Liz Weston is the Web's most-read personal-finance writer. She is the author of several books, most recently "The 10 Commandments of Money: Survive and Thrive in the New Economy" (find it on Bing). Weston's award-winning columns appear every Monday and Thursday, exclusively on MSN Money. Join the conversation and send in your financial questions on Liz Weston's Facebook fan page.
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No you tell the kids, "are WE rich? No your mother and I are rich. For WE to be rich you need to get a job, make a lot of money and then WE would be rich."
I thought the answer was going to be that you have to work like hell for both.
I thought our money was going to get you an education and a good job so you could help support us when we retired...
But, after 20-years of living in our basement and eating at our table, you are out of here.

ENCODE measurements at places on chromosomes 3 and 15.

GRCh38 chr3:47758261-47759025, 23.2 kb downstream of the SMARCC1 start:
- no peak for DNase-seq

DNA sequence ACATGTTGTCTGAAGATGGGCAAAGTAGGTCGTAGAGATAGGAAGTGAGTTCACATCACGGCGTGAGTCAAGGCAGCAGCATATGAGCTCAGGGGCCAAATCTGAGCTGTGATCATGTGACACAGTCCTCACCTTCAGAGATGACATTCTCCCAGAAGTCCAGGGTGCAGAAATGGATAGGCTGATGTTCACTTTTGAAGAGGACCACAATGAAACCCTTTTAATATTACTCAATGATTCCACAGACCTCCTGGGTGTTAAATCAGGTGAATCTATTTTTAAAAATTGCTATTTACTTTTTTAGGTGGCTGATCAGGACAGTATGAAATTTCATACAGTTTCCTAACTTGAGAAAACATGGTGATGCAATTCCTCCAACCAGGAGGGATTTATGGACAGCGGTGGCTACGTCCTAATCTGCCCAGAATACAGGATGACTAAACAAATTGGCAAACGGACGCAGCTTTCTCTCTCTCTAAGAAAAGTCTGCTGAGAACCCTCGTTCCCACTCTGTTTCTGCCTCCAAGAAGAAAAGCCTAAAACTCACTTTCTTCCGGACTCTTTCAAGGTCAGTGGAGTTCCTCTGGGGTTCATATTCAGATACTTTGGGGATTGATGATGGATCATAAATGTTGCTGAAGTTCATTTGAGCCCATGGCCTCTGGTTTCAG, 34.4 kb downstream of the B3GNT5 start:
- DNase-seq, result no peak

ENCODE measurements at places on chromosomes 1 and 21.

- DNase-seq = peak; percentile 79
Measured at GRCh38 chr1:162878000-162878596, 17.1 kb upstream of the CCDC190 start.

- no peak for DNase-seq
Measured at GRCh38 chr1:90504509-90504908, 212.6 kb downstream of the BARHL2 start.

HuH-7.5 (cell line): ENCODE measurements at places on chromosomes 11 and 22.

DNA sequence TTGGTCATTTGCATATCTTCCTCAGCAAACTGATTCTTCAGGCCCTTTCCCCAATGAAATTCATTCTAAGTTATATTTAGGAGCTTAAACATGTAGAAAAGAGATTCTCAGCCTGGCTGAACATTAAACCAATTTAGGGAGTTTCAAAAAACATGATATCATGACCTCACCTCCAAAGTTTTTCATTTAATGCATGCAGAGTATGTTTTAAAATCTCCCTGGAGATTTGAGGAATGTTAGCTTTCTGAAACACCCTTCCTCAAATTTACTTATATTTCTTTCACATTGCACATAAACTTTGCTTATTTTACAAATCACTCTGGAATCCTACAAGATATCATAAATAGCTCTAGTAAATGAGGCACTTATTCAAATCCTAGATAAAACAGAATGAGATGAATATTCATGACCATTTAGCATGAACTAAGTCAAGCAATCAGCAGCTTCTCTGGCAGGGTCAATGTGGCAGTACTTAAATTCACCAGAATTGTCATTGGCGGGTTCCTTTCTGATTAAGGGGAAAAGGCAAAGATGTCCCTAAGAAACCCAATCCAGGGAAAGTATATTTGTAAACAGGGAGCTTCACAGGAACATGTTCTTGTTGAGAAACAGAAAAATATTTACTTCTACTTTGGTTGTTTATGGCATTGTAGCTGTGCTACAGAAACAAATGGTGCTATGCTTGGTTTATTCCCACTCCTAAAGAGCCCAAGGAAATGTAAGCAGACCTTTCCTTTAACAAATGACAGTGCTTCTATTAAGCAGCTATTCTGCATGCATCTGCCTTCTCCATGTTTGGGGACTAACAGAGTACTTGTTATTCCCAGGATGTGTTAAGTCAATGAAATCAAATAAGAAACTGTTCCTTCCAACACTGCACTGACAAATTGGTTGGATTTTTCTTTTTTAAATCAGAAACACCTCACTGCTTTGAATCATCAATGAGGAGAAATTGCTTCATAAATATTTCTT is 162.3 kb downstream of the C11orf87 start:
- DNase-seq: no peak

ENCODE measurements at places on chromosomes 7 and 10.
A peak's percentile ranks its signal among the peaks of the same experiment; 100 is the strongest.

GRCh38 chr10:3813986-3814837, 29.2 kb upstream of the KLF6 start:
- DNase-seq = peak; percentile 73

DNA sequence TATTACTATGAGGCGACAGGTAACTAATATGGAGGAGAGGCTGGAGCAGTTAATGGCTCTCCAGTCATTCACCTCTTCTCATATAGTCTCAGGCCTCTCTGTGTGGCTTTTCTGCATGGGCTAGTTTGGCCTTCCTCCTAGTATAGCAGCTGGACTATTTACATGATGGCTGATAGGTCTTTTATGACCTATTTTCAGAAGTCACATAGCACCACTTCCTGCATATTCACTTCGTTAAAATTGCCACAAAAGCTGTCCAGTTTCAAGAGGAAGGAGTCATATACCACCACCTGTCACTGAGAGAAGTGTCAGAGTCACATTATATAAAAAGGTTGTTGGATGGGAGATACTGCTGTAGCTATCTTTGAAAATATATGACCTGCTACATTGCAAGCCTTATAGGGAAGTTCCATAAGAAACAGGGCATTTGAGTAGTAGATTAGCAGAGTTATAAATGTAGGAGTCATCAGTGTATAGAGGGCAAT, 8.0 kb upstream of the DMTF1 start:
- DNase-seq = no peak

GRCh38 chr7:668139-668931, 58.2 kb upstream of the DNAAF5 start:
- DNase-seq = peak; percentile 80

My parents were very direct about what assistance I would receive. They would help out as much as they could with college, and I was expected to work and make up the difference. After that, graduate school, marriage, whatever, I was on my own. There were three kids after me in line looking for help. My parents followed through on what they said they would give me. There were no apologies for not providing more, and none were expected at my end. Anything one gets after one's 18th birthday is a gift. And should be viewed that way. That is the way I was raised, and that is the way I'm laying it out for my own kids.
There seems to be an unspoken assumption in this article that parents owe their progeny an explanation about their finances. Maybe I'm reading something into it that isn't there. However, assuming I'm correct, I find this odd. I think it is a good idea to let children know what may be available for them in terms of help in the future. Assuming plans made come to fruition. But I'm not opening my books to my children, so to speak. Forget it. It's none of their business what I have or don't have.